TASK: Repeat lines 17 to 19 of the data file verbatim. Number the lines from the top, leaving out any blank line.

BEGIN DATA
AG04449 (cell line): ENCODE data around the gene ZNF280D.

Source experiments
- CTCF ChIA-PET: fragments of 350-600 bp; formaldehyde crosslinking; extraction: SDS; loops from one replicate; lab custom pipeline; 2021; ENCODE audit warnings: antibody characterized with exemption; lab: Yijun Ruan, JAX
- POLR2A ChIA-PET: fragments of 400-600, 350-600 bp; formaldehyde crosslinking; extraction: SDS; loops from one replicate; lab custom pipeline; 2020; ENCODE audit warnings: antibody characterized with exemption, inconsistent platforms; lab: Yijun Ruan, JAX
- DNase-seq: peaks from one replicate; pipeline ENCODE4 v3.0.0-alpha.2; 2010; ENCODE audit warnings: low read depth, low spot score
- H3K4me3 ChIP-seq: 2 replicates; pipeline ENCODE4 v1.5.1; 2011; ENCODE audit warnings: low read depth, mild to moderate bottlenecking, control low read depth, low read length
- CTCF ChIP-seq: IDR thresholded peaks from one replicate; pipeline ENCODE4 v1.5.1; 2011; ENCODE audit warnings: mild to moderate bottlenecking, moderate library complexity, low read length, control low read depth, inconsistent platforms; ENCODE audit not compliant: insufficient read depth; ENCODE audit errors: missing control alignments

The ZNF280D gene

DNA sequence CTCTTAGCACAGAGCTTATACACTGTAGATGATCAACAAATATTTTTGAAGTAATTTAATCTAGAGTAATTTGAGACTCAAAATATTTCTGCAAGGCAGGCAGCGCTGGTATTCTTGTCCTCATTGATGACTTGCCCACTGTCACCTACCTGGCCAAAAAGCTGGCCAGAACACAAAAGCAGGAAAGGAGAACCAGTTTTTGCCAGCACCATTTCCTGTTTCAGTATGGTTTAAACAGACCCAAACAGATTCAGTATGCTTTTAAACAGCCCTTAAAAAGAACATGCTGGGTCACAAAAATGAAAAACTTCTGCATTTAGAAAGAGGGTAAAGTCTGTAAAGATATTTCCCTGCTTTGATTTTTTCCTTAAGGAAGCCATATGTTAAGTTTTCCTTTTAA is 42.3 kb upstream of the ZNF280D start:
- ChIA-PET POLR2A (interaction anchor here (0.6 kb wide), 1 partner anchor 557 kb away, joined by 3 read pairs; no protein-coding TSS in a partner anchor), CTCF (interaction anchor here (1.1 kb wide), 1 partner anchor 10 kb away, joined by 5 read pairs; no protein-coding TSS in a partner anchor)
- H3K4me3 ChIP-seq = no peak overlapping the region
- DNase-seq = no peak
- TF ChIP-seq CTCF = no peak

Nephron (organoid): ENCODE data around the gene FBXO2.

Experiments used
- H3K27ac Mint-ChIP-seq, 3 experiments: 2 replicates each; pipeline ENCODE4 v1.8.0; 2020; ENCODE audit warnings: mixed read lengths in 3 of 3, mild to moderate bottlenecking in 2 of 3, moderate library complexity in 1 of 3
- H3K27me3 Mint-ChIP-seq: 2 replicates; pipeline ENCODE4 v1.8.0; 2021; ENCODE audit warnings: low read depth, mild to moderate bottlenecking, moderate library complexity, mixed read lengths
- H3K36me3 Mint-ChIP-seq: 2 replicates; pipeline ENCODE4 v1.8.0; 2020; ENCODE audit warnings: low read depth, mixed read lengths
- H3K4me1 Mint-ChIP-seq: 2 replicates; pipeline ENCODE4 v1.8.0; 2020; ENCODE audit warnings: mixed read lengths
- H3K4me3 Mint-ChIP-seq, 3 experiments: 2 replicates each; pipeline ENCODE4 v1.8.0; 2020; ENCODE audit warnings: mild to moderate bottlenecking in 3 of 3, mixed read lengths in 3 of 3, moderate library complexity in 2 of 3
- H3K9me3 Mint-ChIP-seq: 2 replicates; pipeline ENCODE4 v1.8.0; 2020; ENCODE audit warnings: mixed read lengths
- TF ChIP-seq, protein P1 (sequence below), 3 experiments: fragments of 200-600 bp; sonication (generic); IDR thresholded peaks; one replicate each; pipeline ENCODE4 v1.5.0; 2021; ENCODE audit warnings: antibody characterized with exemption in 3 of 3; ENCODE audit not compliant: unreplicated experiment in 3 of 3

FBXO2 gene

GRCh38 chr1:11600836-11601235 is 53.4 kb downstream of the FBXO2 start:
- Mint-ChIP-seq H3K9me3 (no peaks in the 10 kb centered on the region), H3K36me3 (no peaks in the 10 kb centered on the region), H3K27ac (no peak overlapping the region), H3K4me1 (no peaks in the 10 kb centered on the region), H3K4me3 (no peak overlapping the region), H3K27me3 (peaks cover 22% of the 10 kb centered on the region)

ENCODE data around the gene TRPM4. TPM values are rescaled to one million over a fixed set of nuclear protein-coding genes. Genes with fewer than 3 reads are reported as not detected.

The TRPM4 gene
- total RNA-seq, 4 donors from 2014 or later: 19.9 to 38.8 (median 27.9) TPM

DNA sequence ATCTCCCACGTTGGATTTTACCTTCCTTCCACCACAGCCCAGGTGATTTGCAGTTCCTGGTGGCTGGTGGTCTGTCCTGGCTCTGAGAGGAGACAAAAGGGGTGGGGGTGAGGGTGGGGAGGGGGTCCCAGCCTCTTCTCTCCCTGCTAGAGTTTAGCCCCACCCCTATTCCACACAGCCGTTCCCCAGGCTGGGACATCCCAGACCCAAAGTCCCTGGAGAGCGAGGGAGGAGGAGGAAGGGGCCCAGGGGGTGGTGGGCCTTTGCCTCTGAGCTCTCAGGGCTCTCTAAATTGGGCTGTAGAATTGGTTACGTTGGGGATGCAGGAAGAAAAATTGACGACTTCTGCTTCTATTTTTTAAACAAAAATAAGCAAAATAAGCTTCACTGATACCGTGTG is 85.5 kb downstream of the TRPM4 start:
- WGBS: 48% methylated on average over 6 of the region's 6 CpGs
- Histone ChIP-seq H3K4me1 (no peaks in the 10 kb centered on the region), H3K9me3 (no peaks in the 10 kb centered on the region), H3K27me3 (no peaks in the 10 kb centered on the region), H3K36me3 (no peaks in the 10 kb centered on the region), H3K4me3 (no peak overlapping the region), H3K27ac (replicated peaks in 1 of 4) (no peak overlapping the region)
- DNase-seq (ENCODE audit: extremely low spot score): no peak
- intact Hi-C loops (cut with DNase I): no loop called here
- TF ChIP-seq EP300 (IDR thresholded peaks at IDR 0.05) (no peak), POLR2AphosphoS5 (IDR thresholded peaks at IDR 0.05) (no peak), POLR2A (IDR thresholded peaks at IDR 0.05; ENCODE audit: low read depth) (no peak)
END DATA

- H3K27me3 Mint-ChIP-seq: 2 replicates; pipeline ENCODE4 v1.8.0; 2021; ENCODE audit warnings: low read depth, mild to moderate bottlenecking, moderate library complexity, mixed read lengths
- H3K36me3 Mint-ChIP-seq: 2 replicates; pipeline ENCODE4 v1.8.0; 2020; ENCODE audit warnings: low read depth, mixed read lengths
- H3K4me1 Mint-ChIP-seq: 2 replicates; pipeline ENCODE4 v1.8.0; 2020; ENCODE audit warnings: mixed read lengths